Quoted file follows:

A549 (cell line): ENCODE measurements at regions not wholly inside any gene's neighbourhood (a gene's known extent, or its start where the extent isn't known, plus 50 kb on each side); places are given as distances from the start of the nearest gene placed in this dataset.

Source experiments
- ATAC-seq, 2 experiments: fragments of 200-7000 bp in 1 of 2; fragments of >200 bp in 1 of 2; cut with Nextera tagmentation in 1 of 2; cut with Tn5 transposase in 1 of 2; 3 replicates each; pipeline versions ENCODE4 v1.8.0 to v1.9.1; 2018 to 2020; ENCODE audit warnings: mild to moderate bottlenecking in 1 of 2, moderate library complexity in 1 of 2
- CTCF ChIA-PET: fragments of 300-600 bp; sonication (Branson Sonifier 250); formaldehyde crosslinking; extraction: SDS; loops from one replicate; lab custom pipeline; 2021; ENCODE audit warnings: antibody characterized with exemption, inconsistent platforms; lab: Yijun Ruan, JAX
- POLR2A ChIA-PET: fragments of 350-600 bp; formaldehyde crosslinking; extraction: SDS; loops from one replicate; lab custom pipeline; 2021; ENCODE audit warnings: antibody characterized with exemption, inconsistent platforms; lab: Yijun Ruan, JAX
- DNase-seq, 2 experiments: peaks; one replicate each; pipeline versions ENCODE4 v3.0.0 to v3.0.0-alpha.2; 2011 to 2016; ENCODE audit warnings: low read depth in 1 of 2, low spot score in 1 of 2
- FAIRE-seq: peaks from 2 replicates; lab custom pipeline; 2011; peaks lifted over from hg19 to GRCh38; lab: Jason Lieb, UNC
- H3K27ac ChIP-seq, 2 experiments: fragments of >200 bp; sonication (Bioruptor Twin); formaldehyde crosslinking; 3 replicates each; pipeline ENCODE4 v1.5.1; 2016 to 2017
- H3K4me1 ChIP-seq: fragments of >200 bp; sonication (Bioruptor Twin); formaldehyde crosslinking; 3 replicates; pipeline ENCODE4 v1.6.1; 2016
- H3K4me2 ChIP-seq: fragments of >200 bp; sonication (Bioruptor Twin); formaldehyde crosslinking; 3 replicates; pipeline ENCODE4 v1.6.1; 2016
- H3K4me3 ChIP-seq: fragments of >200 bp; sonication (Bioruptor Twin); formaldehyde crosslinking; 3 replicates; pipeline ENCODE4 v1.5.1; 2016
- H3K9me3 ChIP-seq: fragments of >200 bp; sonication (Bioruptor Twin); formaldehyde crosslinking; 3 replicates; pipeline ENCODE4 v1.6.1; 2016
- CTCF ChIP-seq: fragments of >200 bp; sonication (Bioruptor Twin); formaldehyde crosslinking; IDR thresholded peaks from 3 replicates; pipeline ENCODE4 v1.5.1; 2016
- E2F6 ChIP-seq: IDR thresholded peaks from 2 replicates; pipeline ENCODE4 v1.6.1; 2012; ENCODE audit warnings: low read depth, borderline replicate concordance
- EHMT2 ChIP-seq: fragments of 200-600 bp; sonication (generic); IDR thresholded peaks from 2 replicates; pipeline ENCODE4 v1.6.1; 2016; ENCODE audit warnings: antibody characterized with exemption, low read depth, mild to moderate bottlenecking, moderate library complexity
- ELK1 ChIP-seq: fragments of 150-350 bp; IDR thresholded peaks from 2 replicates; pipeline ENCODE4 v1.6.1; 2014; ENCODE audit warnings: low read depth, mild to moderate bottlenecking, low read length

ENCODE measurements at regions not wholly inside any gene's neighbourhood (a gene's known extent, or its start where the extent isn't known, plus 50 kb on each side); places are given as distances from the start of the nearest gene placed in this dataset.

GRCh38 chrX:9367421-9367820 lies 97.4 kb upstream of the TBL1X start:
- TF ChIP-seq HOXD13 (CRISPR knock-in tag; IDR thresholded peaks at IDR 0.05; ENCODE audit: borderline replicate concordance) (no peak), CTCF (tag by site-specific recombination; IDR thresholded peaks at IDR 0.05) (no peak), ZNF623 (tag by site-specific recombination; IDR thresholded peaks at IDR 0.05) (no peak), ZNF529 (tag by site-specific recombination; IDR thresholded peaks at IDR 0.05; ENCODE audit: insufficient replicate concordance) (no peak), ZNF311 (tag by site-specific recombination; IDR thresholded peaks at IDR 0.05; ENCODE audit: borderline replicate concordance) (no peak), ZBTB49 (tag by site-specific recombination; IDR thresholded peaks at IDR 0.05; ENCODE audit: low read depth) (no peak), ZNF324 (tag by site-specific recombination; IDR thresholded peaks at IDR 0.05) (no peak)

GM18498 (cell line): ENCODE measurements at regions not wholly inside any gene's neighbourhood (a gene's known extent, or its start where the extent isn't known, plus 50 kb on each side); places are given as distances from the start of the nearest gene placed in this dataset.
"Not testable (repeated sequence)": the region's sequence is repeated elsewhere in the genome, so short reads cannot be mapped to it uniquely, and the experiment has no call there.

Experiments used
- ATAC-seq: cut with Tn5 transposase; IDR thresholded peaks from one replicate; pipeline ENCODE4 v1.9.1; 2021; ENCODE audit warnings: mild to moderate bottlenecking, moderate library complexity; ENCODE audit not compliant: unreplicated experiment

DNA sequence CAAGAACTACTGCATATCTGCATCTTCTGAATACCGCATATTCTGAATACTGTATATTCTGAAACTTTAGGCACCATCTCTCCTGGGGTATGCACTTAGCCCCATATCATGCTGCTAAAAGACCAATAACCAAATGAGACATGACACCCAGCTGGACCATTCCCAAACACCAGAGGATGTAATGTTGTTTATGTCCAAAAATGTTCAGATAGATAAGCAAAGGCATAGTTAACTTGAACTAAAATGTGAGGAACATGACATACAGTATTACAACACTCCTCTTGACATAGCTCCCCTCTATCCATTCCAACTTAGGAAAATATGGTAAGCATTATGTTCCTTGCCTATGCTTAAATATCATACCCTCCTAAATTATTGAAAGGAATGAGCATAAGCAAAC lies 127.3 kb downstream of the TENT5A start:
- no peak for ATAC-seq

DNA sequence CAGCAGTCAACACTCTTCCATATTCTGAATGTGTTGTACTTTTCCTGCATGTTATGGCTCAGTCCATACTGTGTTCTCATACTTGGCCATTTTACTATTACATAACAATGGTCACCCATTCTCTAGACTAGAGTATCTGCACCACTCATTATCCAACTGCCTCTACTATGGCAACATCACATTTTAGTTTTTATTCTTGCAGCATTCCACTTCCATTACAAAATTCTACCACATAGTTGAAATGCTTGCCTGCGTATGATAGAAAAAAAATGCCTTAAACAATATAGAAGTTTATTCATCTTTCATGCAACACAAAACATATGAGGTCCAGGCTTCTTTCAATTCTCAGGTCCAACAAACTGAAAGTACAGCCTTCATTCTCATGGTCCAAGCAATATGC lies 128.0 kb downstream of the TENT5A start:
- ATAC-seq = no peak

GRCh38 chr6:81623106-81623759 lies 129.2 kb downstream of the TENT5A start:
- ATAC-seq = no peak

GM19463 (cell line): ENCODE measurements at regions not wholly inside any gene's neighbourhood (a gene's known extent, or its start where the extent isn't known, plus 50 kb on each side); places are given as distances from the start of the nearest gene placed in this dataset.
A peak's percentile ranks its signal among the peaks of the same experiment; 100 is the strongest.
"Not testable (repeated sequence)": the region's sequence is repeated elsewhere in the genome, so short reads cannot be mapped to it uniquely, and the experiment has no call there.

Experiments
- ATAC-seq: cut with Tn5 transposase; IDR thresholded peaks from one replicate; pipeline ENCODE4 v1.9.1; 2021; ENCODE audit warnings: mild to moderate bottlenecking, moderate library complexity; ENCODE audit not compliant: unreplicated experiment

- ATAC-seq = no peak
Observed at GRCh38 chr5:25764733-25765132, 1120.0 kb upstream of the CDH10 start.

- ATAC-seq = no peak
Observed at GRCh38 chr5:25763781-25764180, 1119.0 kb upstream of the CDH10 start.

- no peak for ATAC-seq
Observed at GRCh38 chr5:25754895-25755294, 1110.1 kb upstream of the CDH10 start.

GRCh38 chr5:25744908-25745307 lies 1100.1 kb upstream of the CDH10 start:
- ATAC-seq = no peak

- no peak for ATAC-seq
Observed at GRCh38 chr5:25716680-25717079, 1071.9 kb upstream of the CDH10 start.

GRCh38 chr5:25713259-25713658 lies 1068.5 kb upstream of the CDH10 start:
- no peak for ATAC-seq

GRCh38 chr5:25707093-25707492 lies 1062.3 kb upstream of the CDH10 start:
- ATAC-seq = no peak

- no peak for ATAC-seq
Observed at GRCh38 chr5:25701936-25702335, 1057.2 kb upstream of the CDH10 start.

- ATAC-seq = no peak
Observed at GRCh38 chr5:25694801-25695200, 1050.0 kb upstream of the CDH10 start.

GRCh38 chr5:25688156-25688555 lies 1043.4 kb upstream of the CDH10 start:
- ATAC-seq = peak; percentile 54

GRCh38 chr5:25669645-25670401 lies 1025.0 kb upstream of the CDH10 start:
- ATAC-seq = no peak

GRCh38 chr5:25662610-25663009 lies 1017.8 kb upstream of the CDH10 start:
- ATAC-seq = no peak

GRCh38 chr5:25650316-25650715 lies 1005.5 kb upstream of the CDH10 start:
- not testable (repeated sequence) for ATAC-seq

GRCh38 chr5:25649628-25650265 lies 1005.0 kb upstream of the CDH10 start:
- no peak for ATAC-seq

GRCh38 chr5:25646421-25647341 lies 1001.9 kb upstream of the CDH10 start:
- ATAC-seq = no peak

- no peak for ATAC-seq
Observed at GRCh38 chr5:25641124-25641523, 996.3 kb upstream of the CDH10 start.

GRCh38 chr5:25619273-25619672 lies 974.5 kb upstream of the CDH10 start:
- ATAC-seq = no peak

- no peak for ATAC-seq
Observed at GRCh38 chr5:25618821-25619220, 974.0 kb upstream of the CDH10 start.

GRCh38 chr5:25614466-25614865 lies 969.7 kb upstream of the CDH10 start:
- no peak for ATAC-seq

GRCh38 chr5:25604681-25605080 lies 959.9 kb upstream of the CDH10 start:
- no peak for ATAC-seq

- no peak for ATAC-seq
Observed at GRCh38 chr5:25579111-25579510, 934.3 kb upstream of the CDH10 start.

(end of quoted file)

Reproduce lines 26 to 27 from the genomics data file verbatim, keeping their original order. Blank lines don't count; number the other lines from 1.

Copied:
DNA sequence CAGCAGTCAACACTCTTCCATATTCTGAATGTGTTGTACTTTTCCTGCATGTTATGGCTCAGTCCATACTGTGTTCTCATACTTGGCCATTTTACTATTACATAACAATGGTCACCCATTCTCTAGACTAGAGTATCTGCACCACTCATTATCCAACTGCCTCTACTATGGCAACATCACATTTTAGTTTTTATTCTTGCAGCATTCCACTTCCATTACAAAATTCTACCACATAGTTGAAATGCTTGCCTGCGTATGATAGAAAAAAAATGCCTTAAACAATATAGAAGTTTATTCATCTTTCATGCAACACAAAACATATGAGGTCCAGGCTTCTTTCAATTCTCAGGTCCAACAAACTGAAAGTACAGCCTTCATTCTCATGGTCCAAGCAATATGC lies 128.0 kb downstream of the TENT5A start:
- ATAC-seq = no peak